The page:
Skip to content

Tom Brady on the Early-Career Struggles That Forged His Superstardom

"I learned to control what I can control, and that's how it is now."

Tom Brady was the 199th pick in the 2000 NFL draft. Nothing was ever expected of him. But in 2001, when New England Patriots starting quarterback Drew Bledsoe got hurt, backup Brady stepped in and led the Pats to a Super Bowl win. And again in 2004. And again in 2005, 2015, and 2017. Yes, five Super Bowl wins and four Super Bowl MVPs later and Brady's become the stuff of legends.

No, nothing was ever expected of Tom Brady. But Tom Brady expected something of himself. And, through a series of small Defining Moments below, he prepared himself to become the quarterback of the century, winning the most playoff games in history.

"I had a lot of Defining Moments on the practice field, a lot steps along the way. I learned the mental toughness of playing football out there. Through high school and college, I wasn't necessarily the best player on the team. I was never the fastest; I was never the biggest or strongest. I had to compete as hard as I could. That taught me how to work harder. And here's what I figured out: If things weren't really working out for me, in high school, in college, early in my pro career, my solution was always to work harder and internalize. That way, whenever I got an opportunity, I was always prepared."

"It was a great training ground. When I look back, I'm like, Man, wouldn't I have loved to be a 4-year starter in college? To not have to compete for a starting position in my last year? But I wouldn't trade those experiences for anything. I learned to control what I can control, and that's how it is now. I can control my actions and my attitude: how hard I prepare, how hard I work, and whether I gain the respect of my teammates through my actions or if I'm all talk."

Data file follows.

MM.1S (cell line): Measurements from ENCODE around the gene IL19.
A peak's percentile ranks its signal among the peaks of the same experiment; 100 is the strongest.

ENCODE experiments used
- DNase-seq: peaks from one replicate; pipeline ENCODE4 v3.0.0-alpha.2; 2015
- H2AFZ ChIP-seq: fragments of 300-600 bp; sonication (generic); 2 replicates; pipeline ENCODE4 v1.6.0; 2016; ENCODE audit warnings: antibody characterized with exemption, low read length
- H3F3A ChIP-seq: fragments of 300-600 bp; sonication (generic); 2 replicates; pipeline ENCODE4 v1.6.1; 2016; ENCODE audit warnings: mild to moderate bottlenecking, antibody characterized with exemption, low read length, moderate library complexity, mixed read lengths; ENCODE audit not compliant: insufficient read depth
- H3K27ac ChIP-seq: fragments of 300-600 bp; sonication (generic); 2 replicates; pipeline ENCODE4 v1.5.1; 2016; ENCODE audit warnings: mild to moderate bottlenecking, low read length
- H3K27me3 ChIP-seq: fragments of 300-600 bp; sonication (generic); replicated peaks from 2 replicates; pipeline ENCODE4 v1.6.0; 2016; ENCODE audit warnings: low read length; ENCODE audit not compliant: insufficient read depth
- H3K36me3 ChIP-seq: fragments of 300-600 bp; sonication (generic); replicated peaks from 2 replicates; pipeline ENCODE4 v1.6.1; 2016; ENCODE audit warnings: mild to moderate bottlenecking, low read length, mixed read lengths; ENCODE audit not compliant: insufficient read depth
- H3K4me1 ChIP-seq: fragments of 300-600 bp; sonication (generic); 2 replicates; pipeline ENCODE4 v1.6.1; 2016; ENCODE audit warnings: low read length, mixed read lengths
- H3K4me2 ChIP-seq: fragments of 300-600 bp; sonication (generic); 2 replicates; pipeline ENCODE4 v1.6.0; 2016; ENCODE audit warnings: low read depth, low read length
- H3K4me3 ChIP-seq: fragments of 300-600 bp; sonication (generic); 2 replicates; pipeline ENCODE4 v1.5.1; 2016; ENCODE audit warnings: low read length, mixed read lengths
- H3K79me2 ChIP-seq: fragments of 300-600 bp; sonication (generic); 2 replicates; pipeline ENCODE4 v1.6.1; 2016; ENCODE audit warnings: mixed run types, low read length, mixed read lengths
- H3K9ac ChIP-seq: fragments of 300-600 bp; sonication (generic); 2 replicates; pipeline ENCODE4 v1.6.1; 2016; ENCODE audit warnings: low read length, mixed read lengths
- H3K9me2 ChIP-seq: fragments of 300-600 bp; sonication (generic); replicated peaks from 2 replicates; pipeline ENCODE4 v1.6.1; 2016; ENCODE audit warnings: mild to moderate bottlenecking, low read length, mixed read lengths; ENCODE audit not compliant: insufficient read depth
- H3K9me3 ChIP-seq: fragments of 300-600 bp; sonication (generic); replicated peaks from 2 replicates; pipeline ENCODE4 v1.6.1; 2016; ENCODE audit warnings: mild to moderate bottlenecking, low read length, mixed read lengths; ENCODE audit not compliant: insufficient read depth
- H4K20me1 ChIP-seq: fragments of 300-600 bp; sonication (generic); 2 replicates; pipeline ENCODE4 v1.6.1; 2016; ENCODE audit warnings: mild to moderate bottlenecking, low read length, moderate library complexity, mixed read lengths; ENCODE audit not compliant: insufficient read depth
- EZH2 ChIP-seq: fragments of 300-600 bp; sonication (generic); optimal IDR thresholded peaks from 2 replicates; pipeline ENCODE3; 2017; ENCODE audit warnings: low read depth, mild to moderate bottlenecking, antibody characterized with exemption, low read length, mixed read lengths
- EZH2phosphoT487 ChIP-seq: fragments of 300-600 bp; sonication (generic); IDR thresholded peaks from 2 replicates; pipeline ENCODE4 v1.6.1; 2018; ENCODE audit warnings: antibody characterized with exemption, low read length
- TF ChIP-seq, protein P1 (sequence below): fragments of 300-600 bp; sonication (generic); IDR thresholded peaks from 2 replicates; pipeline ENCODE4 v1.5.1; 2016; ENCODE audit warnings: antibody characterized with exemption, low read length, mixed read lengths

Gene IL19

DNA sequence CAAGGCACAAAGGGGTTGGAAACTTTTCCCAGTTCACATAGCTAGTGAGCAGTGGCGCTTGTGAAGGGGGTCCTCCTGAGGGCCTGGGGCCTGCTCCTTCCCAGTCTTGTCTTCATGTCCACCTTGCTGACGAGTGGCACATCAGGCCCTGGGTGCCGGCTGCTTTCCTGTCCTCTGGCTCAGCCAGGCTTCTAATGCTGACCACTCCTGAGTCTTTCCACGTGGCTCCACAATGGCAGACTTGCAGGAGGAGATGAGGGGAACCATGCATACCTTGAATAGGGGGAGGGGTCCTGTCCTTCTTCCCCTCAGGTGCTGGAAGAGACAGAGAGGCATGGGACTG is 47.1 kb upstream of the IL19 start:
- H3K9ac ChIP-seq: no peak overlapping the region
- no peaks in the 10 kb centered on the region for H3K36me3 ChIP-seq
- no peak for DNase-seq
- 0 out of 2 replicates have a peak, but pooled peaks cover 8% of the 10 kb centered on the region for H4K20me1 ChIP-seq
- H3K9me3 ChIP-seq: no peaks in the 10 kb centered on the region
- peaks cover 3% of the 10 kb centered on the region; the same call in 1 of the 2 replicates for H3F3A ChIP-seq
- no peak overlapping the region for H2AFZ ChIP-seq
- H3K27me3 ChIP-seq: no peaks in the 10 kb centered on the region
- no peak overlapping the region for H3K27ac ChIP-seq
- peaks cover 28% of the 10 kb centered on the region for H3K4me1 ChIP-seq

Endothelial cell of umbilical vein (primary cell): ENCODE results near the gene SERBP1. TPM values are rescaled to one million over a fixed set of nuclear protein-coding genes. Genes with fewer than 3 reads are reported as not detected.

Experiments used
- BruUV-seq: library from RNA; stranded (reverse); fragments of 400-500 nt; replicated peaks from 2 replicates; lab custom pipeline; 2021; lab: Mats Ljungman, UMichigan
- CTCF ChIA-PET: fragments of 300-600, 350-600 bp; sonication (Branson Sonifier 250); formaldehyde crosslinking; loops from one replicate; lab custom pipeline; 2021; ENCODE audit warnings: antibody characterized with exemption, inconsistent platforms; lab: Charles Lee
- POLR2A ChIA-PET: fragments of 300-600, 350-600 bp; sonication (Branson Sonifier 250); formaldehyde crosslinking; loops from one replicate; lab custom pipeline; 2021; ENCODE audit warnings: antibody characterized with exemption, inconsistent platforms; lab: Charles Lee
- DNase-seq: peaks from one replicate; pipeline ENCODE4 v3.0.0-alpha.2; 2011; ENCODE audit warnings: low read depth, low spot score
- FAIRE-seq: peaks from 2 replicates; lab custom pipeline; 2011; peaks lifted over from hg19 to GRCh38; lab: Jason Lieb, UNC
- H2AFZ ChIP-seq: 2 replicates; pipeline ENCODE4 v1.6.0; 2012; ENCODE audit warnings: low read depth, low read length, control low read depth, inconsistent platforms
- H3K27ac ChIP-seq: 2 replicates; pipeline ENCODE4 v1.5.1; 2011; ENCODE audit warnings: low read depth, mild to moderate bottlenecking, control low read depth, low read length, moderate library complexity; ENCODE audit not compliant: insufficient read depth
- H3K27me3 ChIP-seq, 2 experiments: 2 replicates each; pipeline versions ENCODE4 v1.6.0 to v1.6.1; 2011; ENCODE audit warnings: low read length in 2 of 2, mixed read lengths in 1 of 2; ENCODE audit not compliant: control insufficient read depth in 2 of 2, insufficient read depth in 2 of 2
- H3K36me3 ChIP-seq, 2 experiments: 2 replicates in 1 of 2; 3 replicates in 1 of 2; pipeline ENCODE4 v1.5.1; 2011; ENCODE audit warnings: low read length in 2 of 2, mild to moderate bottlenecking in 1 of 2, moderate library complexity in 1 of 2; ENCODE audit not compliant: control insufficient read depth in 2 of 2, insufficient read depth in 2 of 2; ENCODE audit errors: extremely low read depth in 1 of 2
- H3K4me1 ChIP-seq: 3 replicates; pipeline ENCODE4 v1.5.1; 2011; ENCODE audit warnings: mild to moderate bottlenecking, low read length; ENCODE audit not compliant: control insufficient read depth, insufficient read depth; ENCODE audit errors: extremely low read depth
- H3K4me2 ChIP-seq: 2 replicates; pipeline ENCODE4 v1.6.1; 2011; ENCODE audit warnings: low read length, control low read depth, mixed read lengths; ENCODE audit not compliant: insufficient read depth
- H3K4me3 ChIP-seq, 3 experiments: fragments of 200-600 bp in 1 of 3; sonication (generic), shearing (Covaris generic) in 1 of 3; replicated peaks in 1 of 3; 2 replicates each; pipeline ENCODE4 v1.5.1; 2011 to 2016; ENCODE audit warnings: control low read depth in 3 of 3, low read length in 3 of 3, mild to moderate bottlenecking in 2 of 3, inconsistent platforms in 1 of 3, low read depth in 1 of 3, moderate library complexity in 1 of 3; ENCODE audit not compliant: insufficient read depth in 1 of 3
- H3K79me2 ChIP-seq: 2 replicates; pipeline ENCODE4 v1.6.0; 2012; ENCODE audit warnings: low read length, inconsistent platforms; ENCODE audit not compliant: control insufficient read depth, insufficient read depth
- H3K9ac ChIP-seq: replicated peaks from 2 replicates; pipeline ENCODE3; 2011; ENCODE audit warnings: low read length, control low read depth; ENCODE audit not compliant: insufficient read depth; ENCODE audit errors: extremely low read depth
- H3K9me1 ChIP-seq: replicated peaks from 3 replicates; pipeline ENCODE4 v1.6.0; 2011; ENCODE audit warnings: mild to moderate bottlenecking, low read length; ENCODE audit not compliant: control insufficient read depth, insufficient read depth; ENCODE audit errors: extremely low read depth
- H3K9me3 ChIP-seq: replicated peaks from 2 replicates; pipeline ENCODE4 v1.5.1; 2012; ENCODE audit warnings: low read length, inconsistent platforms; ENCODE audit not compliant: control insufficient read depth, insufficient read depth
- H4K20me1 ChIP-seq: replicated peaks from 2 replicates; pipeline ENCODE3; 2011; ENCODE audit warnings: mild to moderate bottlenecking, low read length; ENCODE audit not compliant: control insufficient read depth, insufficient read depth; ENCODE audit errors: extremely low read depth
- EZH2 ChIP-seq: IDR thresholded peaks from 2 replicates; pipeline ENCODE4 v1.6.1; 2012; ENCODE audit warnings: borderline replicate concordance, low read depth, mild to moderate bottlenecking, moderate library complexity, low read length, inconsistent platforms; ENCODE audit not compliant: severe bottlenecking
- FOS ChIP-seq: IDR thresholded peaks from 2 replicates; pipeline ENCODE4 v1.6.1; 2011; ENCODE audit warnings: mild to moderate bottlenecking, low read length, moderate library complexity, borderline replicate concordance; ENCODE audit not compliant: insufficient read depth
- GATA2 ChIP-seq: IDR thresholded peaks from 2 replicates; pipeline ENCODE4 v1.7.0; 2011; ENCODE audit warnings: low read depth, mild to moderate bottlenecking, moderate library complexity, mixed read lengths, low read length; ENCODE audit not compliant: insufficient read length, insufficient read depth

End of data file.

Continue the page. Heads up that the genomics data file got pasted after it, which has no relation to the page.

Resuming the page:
"There are a lot of guys who are all talk. They always say they want to work harder and be the best, but they never pay the price. I love paying the price. My take on leadership over the years is you can't ask people to do things or set expectations of themselves without doing things or setting even more expectations of yourself. You expect someone to carry out a certain responsibility, and if you're the one screwing up or screwing off, it becomes just a lot of talk. One thing I've always tried to do is be one of the guys who expect the most out of themselves and demand that on the playing field, so when I do ask those other guys to do the same, they'll look at me and think, Well, Tom does the same things. Maybe he isn't so full of crap. He's been to the big game. You gain credibility with past performance, and that's what you use."

"It's taken a long time for me. If you want that position of responsibility, you have to earn people's trust, earn their respect. I did that early on, but I also let the older players lead vocally while I led by actions on the field. It's tough listening to the new guy, so you have to just go out and execute."

"Leadership by example lets you become that vocal leader later on. My early success was fortunate because, bottom line, we won. Then we did terrific in the following years. New players then come in and say, hey, these guys won Super Bowls here. It's all earned."

For more amazing advice for living smarter, looking better, feeling younger, and playing harder, follow us on Facebook now!